Emotet Botnet Shows Signs of RevivalSecurity Researchers Spot Active Command-and-Control Servers
After two months of inactivity, the notorious Emotet botnet is poised to start delivering malicious code again; active command-and-control servers have been spotted in the wild, researchers at the security firm Cofense warn.
The servers were first spotted on Aug. 21, Cofense researchers explained a series of tweets posted late last week. After a burst of activity in May, the botnet stayed dormant over much of June and July, they noted.
The last known case of a large-scale Emotet attack was reported in India in May, when a group of 8,000 botnet intrusions targeted a number of businesses, Livemint reports.
On Thursday, however, Cofense researchers began announcing that they spotted active command-and-control servers connected to Emotet. So far, however, it does not appear that the botnet has been used to deliver malicious codes or other campaigns, researchers say.
The Emotet botnet arose from the grave yesterday and began serving up new binaries. We noticed that the C2 servers began delivering responses to POST requests around 3PM EST on Aug 21. Stay vigilant and keep an eye out for any updates as we monitor for any changes.— Cofense Labs (@CofenseLabs) August 22, 2019
Originally designed as a banking Trojan, Emotet has evolved over the years into malicious code capable of delivering a large-scale botnet capable of targeting a number of systems and considered to be one of the deadliest malware families operating in the wild, security experts say.
In recent years, the U.S. Department of Homeland Security has categorized Emotet as one of the costliest and destructive botnets ever seen.
Researchers have noted that the regular upgrades by Emotet's developers have given the malware additional capabilities, such as credential stealing, security evading and the ability to respond to the command-and-control servers of an infected device (see: 5 Malware Trends: Emotet Is Hot, Cryptominers Decline).
Tonia Dudley, a security solutions advisor at Cofense, notes that Emotet is particularly good at leveraging the data of older victims in order to create new attacks.
"They actively gather the victims contact lists as well as older emails and will specifically target those contacts," Dudley tells Information Security Media Group. "This leads to what appears to be spear-phishing on one of the largest scales ever seen. It is well known that victims will also receive further malware that may lead to ransomware as well. The botnets victims include home users all the way up to government organizations."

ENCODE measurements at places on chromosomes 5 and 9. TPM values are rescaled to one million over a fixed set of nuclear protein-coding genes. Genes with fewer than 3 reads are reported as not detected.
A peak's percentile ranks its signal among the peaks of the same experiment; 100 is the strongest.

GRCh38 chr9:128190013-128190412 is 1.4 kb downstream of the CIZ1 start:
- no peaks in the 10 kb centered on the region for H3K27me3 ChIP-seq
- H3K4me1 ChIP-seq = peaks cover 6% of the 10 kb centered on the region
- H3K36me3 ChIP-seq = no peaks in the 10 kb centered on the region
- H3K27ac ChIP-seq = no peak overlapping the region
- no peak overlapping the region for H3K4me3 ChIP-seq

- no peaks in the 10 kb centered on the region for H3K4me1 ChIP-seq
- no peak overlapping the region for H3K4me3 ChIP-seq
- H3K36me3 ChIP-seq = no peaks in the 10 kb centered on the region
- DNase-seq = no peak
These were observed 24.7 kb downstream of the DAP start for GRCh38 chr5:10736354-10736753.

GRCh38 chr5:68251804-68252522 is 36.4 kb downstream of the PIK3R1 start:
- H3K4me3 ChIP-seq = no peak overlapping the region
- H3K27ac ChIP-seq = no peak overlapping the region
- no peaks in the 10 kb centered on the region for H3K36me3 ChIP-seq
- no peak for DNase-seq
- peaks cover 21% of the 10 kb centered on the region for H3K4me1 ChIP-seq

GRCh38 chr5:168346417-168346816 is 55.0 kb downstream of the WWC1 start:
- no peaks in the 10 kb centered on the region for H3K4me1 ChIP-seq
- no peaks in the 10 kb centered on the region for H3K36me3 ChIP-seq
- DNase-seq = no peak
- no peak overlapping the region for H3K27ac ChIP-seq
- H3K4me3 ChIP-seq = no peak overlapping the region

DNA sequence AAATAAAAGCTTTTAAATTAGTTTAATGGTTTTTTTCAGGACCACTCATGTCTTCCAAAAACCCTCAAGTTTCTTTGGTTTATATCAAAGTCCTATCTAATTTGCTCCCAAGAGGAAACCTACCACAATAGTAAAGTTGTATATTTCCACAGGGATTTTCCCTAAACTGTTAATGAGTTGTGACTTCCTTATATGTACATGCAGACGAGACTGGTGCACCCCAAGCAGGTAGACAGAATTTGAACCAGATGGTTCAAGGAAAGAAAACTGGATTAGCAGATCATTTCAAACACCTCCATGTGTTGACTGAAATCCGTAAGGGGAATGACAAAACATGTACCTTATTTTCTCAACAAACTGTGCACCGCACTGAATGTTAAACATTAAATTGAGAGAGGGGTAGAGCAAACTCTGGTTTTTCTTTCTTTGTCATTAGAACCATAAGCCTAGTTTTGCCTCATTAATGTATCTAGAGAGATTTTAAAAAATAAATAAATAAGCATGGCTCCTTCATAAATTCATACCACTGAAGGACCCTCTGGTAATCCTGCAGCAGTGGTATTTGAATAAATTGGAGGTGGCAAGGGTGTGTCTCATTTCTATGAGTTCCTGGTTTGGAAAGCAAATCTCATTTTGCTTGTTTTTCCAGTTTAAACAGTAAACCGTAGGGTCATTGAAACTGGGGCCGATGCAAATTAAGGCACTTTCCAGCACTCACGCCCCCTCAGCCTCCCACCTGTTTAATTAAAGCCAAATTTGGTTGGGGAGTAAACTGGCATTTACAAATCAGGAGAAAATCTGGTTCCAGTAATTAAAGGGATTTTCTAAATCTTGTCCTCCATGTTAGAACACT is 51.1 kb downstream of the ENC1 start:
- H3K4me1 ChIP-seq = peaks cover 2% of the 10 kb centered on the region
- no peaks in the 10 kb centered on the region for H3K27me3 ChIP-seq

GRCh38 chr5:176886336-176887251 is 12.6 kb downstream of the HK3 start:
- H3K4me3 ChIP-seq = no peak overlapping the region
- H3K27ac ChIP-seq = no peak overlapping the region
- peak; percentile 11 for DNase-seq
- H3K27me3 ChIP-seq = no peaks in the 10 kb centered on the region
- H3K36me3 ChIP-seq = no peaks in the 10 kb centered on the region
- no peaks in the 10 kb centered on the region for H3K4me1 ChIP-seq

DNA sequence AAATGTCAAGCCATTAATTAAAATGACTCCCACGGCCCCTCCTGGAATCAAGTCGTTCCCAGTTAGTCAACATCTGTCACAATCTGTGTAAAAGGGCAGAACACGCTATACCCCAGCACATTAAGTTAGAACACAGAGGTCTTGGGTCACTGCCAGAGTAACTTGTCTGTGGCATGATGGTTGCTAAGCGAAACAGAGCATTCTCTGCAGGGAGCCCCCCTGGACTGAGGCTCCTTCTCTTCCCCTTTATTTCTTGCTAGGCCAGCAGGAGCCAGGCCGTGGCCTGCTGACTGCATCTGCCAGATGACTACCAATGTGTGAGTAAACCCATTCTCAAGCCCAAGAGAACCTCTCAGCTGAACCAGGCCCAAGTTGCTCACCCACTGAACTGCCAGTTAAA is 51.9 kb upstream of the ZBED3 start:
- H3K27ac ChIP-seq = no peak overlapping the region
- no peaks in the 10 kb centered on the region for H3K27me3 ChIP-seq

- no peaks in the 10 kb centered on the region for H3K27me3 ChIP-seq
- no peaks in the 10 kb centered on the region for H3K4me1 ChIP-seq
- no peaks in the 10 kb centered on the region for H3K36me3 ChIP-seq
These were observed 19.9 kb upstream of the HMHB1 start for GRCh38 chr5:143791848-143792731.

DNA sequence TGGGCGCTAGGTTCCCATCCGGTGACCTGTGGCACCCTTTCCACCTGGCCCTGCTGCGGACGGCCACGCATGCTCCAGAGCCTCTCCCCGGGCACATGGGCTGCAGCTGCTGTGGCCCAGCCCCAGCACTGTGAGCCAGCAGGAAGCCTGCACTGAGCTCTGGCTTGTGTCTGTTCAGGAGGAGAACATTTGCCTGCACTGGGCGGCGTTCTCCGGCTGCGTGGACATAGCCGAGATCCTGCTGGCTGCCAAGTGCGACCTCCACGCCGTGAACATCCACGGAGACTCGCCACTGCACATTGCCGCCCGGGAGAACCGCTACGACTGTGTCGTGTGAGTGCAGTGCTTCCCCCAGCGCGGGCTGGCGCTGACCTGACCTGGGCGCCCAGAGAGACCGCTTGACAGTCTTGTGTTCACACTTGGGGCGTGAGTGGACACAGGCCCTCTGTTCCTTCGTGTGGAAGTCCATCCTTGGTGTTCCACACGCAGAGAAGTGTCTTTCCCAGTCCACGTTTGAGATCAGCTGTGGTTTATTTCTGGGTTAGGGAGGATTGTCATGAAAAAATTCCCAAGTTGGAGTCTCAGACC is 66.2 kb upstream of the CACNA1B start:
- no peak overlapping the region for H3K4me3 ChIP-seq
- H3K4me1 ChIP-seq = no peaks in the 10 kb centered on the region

An earlier study by Sophos categorizes the Trojan as worse than WannaCry and states that Emotet's frequent updates make the containment of the various malicious strains difficult. Sophos found as many as 750 varieties of Emotet malware by the end of January.
Some of the more well-known variants of Emotet are TrickBot – another banking Trojan that has found multiple uses - and the Ryuk ransomware, which researchers believe uses Emotet's network propagation capabilities to leverage larger attacks.
For instance, in March, officials in Jackson County, Georgia, paid out $400,000 to attackers after a ransomware attack crippled IT systems for about two weeks. Local news media reported the county government had been hit with Ryuk (see: Georgia County Pays $400,000 to Ransomware Attackers).
State of Dormancy
This isn't the first time this malware strain has re-emerged after a period of inactivity.
In January, security researcher Brad Duncan uncovered a surge in Emotet activities following a brief period of dormancy in December 2018 (see: Emotet Malware Returns to Work After Holiday Break ).
"So far in 2019, I've seen Emotet retrieve Gootkit and the IcedID banking Trojan. As 2019 progresses, I expect to find examples of Emotet distributing other families of malware like Qakbot and Trickbot, something we saw in 2018," Duncan said at the time.
Cofense's Dudley adds that it's not usual for the attackers to go quiet for a time and then come back with stronger Emotet attacks.
"They have gone on breaks in the past, however this does not normally include a complete shutdown of their [command-and-control] infrastructure," Dudley says. "Emotet has always worked as a large scale attack comprised of multiple smaller campaigns during the workweek. While we expect them to maintain their standard operating procedures of distribution via malspam, we are actively monitoring for changes that they may have made over this last hiatus."
In addition to Cofense, other researchers and security firms have started posting their own new warnings about a possible resurgence of Emotet and are warning security professionals to remain vigilant.
For instance, Black Lotus Labs, which is the research and threat division of CenturyLink, released via GitHub a list of servers and IP addresses that appear connected to the botnet, according to Bleeping Computer.
In a tweet, MalwareTech, a site run by security researcher Marcus Hutchins, confirmed that while there is some new activity related to Emotet, no new malicious code or campaigns have been reported.
"No new bot binaries so far, but the C2s are responding for the first time in months," Hutchins tweets.
No new bot binaries so far, but the C2s are responding for the first time in months.— MalwareTech (@MalwareTechBlog) August 22, 2019
And independent British security researcher Kevin Beaumont writes on Twitter that if Emotet is, indeed, active again, its likely purpose is to deliver ransomware.
Oh good Emotet is back, now we can have 60% of malware being Trickbot and 60% being Emotet, for a 120% chance of getting ransomware.— Kevin Beaumont (@GossiTheDog) August 22, 2019